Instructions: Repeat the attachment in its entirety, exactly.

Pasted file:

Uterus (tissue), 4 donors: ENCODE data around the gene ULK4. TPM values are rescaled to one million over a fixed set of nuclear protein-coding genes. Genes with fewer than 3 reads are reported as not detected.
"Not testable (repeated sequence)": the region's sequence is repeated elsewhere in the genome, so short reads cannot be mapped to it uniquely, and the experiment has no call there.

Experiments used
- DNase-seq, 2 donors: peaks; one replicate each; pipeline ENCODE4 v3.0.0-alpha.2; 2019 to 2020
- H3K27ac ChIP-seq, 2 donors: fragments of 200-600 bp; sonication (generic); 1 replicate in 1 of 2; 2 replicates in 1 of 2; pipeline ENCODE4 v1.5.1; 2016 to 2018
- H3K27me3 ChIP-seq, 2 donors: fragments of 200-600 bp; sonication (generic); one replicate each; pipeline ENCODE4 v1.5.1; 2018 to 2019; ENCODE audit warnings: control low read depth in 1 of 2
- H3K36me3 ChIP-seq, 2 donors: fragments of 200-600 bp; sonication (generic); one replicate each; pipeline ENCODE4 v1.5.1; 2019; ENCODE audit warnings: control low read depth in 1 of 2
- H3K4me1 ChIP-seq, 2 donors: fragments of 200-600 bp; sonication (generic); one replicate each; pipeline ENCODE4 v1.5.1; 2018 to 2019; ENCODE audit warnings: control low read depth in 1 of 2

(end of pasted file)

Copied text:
Uterus (tissue), 4 donors: ENCODE data around the gene ULK4. TPM values are rescaled to one million over a fixed set of nuclear protein-coding genes. Genes with fewer than 3 reads are reported as not detected.
"Not testable (repeated sequence)": the region's sequence is repeated elsewhere in the genome, so short reads cannot be mapped to it uniquely, and the experiment has no call there.

Experiments used
- DNase-seq, 2 donors: peaks; one replicate each; pipeline ENCODE4 v3.0.0-alpha.2; 2019 to 2020
- H3K27ac ChIP-seq, 2 donors: fragments of 200-600 bp; sonication (generic); 1 replicate in 1 of 2; 2 replicates in 1 of 2; pipeline ENCODE4 v1.5.1; 2016 to 2018
- H3K27me3 ChIP-seq, 2 donors: fragments of 200-600 bp; sonication (generic); one replicate each; pipeline ENCODE4 v1.5.1; 2018 to 2019; ENCODE audit warnings: control low read depth in 1 of 2
- H3K36me3 ChIP-seq, 2 donors: fragments of 200-600 bp; sonication (generic); one replicate each; pipeline ENCODE4 v1.5.1; 2019; ENCODE audit warnings: control low read depth in 1 of 2
- H3K4me1 ChIP-seq, 2 donors: fragments of 200-600 bp; sonication (generic); one replicate each; pipeline ENCODE4 v1.5.1; 2018 to 2019; ENCODE audit warnings: control low read depth in 1 of 2